Gastric bypass is a common surgery for weight loss in which the size of the stomach is reduced.1 Surgery can reduce the stomach size from one quart to one ounce.2 Due to such a drastic reduction in the stomach, gastric bypass can result in sudden weight loss, as patients often experience loss of appetite and feel full after a tiny portion of food.
Dietary management is critical in gastric bypass surgery. Not only is the stomach reduced in size, but the opening between the stomach and the intestine is also reduced (up to 75% of the original size). A reduction in the diameter of the opening slows the rate of movement of food from the stomach into the intestine. It is essential to keep a close eye on your diet after gastric bypass surgery to safeguard a more controlled weight loss process and to ensure that nutritional requirements are met.
Purpose of a Gastric Bypass Diet
- Allows the stomach to heal properly after surgery
- Trains the stomach to adjust to smaller and more frequent meals that improve the instant digestive process and the body’s ability to retain required nutrients
- Helps prevent extreme weight loss in a short amount of time
- Avoids possible complications associated with the surgery
The gastric bypass diet is designed to provide a slow and steady weight loss over time. Gastric bypass diets include protein-rich foods and are lower in fats, calories, fiber, and sugars.
It is important to know that the reduced caloric requirements of gastric bypass diets cannot meet the expected daily nutrient requirements for vitamins and minerals. In addition to the required gastric bypass diet, most physicians recommend:
- A daily multi-vitamin tablet
- Extra iron, calcium, or vitamin B-12 as needed3
Gastric Bypass Diet
The gastric bypass diet is a stepwise diet plan that begins as a liquid-only diet. It is slowly progressed to allow for introducing soft meals and then finally, small high-protein meals. Gastric bypass diet meals are smaller portions no matter which step you are on.
Immediately after bypass surgery, a clear liquid diet is recommended. The clear liquid diet will last 2–3 days after the surgery and includes water, sugar-free juice, diet gelatin, bouillon or clear broth, and flat diet soda like Diet Sprite.
Low-fat, Full-liquid Diets
When clinically appropriate, a clear liquid diet is then advanced to a low-fat full liquid diet. Patients are normally on this diet when they are discharged from the hospital, and it is continued for up to two weeks. A daily multivitamin is taken along with this diet.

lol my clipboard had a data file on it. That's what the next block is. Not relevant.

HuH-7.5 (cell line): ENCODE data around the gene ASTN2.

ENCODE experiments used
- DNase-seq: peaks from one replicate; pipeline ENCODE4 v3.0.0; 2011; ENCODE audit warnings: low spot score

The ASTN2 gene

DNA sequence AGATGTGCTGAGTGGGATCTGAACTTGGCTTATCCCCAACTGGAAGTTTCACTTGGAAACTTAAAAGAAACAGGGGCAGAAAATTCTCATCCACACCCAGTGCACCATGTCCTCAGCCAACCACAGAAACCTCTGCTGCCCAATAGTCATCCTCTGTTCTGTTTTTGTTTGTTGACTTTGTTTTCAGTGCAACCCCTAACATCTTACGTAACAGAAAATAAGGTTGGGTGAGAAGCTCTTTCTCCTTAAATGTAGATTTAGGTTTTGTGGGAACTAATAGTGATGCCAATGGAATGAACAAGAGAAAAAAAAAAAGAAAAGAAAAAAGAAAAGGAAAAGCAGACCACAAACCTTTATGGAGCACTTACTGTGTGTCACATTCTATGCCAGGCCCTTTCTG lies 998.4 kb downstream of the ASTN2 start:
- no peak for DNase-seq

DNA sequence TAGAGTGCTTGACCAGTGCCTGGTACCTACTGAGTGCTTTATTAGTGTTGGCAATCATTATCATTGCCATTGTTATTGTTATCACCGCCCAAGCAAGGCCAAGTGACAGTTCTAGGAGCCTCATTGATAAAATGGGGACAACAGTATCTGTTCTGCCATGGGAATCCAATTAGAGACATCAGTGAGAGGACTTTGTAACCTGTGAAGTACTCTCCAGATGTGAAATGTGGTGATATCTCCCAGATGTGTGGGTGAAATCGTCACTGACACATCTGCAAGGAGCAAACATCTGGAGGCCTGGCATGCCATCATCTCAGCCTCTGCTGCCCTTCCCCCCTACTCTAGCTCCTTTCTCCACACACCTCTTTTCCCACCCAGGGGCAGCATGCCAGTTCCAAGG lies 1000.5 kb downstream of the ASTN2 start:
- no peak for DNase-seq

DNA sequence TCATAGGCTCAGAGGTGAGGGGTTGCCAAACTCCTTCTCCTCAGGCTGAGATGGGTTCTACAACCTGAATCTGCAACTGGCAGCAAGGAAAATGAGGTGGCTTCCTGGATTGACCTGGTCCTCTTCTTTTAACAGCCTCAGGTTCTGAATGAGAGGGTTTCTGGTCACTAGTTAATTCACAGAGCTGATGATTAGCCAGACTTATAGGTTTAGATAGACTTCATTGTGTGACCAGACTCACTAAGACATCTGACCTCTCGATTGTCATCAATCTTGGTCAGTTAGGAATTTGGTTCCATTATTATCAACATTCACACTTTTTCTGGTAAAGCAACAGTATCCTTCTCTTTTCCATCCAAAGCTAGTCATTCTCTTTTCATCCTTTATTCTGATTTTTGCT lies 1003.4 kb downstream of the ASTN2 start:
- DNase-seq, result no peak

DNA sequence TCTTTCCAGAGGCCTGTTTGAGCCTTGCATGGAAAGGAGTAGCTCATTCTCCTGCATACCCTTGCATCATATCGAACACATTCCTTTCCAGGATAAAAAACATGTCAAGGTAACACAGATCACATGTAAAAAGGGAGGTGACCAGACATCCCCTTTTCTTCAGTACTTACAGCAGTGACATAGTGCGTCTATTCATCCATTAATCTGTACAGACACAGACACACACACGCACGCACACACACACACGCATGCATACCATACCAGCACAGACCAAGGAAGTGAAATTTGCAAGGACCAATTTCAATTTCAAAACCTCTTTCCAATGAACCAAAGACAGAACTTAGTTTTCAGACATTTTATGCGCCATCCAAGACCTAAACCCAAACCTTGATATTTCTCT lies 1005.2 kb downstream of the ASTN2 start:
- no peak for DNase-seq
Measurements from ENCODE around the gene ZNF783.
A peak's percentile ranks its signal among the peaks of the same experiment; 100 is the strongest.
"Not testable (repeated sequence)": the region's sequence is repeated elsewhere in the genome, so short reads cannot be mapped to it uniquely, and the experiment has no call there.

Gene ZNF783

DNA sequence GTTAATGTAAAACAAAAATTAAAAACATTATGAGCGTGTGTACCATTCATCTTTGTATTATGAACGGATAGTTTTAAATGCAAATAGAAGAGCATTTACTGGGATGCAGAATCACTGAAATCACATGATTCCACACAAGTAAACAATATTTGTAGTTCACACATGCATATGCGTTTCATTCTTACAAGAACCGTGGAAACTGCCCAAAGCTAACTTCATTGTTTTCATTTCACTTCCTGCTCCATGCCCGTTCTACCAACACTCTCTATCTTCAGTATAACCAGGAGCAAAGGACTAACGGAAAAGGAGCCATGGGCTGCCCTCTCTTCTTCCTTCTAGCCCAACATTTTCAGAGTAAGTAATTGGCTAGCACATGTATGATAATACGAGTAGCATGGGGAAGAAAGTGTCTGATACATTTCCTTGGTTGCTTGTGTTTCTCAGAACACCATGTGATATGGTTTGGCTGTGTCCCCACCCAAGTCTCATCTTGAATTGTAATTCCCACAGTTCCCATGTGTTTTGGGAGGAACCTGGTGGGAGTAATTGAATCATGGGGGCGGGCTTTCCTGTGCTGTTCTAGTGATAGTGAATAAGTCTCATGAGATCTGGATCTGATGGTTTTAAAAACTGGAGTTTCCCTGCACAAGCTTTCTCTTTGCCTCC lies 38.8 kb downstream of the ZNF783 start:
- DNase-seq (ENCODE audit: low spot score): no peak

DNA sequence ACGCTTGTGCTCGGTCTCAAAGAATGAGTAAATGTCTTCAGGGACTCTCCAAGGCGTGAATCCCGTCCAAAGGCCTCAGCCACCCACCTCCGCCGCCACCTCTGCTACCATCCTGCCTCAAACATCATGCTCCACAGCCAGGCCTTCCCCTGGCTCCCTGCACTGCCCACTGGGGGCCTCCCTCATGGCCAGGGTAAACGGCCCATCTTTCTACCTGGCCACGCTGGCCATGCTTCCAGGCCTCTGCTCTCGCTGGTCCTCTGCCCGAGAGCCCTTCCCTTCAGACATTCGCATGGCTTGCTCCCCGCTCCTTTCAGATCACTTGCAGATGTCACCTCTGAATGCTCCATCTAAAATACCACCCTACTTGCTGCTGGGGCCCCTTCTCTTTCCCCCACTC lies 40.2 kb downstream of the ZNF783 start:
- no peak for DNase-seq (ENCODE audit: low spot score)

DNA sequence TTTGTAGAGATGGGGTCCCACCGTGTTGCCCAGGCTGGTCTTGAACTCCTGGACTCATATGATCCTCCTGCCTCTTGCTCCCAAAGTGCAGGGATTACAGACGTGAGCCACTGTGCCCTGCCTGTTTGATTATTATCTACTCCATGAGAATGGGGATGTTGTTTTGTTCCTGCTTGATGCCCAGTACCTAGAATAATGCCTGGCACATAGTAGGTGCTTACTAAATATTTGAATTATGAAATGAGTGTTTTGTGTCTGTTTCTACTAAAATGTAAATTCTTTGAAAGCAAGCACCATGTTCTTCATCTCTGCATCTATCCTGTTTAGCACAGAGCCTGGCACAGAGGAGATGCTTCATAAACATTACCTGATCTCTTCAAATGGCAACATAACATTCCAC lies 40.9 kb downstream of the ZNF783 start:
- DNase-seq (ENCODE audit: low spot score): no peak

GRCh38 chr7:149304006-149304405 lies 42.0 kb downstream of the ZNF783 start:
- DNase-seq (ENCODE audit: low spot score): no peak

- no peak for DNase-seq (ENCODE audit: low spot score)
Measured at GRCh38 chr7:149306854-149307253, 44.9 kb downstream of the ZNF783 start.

The full liquid diet is then advanced to a soft or puree diet. Soft foods may include scrambled eggs, low-fat cheese, cottage cheese, or blended lean meats like tuna fish, chicken, or pork. Soft food should be pureed and soft before eaten.
The high-protein diet is typically started around 8 weeks after surgery, and it includes all five food groups. It is best to include high-protein foods, like lean meats or milk, at every meal. Each meal must consist of small portions.
Here are some recommendations for dietary guidance. These may be adjusted as necessary under the supervision of your physician.
It is crucial to prevent dehydration during every stage of the gastric bypass diet by drinking enough fluids.
In all stages of the gastric bypass diet, the way to eat is just as important as what to eat. Things to remember:
|Morning snack||Afternoon snack||Evening snack|
|*Consume nonfat milk between meals throughout the day. Drink no more than 2 to 3 ounces at a time, for a daily total of 2 cups.|
|This sample diet provides the following:|
|Carbohydrates||97 gm||Iron||6 mg|
- Seeras K, Philip K, Baldwin D, Prakash S. Laparoscopic Gastric Bypass. Fischer’s Mastery Surgery, Seventh Ed. 2021;1:1210-1217. doi:10.1016/j.suc.2020.12.013
- Wolfe BM, Kvach E, Eckel RH. Treatment of Obesity: Weight Loss and Bariatric Surgery. Circ Res. 2016;118(11):1844. doi:10.1161/CIRCRESAHA.116.307591
- Dagan SS, Goldenshluger A, Globus I, et al. Nutritional Recommendations for Adult Bariatric Surgery Patients: Clinical Practice. Adv Nutr. 2017;8(2):382. doi:10.3945/AN.116.014258